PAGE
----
MtDNA data indicate that O. apache and O. gilae are very similar to each other, and more similar to rainbow trout (O. mykiss) than to cutthroat trout (O. clarki) (Dowling and Childs 1992). Data from karyotyping, electrophoresis, and mtDNA comparisons indicate a close genetic relationship between Gila and Apache trout, much closer than among the four major subspecies of cutthroat trout (Behnke 1992). For this reason, Behnke (1992) recognized the Gila and Apache trouts as two subspecies of a single species, O. gilae. He stated that further taxonomic revisions, based on quantitative genetic data and the lack of reproductive isolation, might classify Gila and Apache trout as subspecies of rainbow trout.

Formerly included in the genus Salmo (Smith and Stearley 1986, Robins et al. 1991).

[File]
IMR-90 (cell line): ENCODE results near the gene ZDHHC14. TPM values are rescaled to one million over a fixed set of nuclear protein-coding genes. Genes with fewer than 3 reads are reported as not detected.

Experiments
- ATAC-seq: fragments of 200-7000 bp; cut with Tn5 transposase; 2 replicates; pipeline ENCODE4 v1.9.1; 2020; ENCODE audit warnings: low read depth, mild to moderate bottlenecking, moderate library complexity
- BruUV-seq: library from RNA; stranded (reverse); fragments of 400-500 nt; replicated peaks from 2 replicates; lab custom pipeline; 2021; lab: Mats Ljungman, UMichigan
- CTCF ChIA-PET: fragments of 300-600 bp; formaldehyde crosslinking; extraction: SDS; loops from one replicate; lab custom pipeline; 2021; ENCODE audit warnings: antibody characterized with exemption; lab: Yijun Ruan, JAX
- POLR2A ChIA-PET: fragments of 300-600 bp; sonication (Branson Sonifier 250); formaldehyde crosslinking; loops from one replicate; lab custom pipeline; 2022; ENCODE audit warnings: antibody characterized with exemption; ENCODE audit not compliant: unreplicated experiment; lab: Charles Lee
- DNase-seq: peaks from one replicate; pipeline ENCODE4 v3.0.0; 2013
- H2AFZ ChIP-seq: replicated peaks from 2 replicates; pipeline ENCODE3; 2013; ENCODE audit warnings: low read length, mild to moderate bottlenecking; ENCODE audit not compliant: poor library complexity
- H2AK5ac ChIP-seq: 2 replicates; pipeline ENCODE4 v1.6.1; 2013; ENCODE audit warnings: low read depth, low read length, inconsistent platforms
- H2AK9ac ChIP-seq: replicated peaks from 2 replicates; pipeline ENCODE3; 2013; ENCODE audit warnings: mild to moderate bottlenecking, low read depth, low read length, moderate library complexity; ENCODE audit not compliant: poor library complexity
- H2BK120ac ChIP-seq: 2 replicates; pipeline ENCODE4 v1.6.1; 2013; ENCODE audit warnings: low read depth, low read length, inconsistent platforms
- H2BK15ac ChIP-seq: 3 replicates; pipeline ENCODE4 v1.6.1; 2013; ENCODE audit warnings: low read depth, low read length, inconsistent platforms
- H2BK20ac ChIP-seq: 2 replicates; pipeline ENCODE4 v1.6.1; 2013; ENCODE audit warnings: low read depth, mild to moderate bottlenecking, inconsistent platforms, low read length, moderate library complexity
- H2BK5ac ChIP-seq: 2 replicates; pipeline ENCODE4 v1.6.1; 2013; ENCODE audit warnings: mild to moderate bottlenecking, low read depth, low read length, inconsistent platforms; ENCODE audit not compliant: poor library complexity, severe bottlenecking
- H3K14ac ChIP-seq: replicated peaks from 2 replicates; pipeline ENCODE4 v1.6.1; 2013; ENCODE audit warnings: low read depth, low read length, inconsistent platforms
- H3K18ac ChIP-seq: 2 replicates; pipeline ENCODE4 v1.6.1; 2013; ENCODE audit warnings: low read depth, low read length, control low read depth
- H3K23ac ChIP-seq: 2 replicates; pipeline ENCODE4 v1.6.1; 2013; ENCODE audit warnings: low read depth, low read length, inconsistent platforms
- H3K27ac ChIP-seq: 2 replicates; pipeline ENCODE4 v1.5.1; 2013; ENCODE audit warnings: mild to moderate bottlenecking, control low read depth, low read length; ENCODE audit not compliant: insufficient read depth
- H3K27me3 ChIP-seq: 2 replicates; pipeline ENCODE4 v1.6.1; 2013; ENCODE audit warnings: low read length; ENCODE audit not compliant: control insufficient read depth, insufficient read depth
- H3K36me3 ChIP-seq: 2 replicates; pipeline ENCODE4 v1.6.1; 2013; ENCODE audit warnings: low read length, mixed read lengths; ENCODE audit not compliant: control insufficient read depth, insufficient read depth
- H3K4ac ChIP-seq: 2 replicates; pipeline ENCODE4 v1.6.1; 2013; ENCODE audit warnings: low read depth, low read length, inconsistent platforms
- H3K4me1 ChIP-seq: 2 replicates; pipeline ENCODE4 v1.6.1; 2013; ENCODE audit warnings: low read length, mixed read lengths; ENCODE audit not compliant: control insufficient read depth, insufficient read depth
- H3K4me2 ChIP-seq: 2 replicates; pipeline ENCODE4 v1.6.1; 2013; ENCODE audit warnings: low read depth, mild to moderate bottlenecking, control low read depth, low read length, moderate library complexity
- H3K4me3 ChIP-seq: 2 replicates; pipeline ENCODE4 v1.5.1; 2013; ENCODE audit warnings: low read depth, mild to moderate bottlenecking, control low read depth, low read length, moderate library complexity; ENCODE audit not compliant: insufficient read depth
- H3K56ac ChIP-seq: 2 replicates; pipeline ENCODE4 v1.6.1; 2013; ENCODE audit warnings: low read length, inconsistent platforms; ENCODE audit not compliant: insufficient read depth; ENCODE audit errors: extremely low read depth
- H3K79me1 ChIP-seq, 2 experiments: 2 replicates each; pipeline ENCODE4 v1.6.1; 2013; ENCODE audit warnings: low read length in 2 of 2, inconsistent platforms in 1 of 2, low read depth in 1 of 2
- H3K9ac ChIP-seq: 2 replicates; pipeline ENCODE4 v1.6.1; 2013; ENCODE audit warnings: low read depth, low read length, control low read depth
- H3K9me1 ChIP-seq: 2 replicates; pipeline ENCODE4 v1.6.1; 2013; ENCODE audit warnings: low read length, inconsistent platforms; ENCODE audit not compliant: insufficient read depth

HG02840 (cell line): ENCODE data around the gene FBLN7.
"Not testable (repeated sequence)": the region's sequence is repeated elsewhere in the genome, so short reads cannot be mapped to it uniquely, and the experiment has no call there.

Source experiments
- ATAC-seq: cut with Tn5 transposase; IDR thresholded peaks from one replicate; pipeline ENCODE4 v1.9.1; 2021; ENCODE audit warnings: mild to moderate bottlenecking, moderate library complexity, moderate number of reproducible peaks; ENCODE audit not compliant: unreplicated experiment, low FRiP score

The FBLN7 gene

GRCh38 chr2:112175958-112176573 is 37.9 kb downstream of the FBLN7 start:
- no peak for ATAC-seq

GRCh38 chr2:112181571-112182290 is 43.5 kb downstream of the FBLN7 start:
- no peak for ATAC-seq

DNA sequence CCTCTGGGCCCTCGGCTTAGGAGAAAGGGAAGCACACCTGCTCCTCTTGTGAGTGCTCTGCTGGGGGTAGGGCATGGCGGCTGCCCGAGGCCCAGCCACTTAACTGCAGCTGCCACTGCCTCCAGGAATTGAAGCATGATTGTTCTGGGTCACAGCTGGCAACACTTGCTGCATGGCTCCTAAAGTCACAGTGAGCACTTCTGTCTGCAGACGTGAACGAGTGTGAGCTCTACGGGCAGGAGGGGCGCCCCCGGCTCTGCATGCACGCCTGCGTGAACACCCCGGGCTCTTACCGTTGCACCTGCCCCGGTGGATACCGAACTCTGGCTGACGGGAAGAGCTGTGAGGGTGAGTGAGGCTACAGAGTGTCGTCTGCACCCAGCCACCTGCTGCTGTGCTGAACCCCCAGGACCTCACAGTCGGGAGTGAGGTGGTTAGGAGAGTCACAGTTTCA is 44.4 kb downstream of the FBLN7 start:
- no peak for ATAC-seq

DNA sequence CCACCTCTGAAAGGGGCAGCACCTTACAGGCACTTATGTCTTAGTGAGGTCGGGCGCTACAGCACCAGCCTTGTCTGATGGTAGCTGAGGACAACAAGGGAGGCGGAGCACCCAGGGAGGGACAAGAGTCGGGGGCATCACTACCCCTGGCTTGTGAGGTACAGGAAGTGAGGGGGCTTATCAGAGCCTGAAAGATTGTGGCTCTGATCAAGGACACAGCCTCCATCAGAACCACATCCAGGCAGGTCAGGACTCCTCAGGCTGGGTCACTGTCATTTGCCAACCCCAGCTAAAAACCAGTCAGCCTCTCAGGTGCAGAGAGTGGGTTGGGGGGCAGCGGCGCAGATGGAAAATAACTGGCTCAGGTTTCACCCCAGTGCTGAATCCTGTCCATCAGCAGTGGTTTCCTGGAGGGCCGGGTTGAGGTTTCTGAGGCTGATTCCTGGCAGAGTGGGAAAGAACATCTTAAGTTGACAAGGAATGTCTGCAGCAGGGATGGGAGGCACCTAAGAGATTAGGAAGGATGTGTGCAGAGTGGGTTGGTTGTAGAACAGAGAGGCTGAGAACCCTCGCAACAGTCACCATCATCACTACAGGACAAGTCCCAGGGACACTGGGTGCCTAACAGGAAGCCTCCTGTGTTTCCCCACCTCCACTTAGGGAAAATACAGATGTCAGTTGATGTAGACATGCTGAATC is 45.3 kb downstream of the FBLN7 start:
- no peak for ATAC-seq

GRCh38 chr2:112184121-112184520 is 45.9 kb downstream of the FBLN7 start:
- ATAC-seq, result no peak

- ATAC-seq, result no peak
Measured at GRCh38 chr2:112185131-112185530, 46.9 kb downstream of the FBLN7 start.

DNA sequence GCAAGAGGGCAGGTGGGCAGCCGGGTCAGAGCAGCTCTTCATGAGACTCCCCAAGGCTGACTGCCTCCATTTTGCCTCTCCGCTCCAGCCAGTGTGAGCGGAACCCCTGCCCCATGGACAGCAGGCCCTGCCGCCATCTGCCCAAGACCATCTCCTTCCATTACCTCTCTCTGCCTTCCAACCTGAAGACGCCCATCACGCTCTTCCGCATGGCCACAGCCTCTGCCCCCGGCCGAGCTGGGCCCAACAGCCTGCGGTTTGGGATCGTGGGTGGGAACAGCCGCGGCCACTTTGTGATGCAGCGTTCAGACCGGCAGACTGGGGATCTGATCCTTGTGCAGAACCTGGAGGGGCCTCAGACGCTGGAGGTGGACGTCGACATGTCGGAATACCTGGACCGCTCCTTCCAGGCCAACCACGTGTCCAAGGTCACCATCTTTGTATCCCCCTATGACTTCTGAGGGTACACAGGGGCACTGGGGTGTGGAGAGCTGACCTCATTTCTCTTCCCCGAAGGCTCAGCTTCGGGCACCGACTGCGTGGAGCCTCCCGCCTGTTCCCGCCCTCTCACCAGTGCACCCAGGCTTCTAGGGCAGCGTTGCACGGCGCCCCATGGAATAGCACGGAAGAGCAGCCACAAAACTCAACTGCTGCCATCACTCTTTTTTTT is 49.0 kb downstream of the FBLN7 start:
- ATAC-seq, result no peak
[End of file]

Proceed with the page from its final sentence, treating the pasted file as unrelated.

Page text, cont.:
Conservation Status
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NatureServe Status

Global Status: G3T3
Global Status Last Reviewed: 28Jun2001
Global Status Last Changed: 28Jun2001
Rounded Global Status: T3 - Vulnerable
Reasons: Small native range in headwater streams in the White Mountains area of Arizona; limited suitable habitat; hybridizes readily with the rainbow trout; competes with the brook and brown trout; recovery efforts have reduced threats and increased the number of self-sustaining populations; criteria for delisting nearly met; may be conspecific with rainbow trout.
Nation: United States
National Status: N3 (05Dec1996)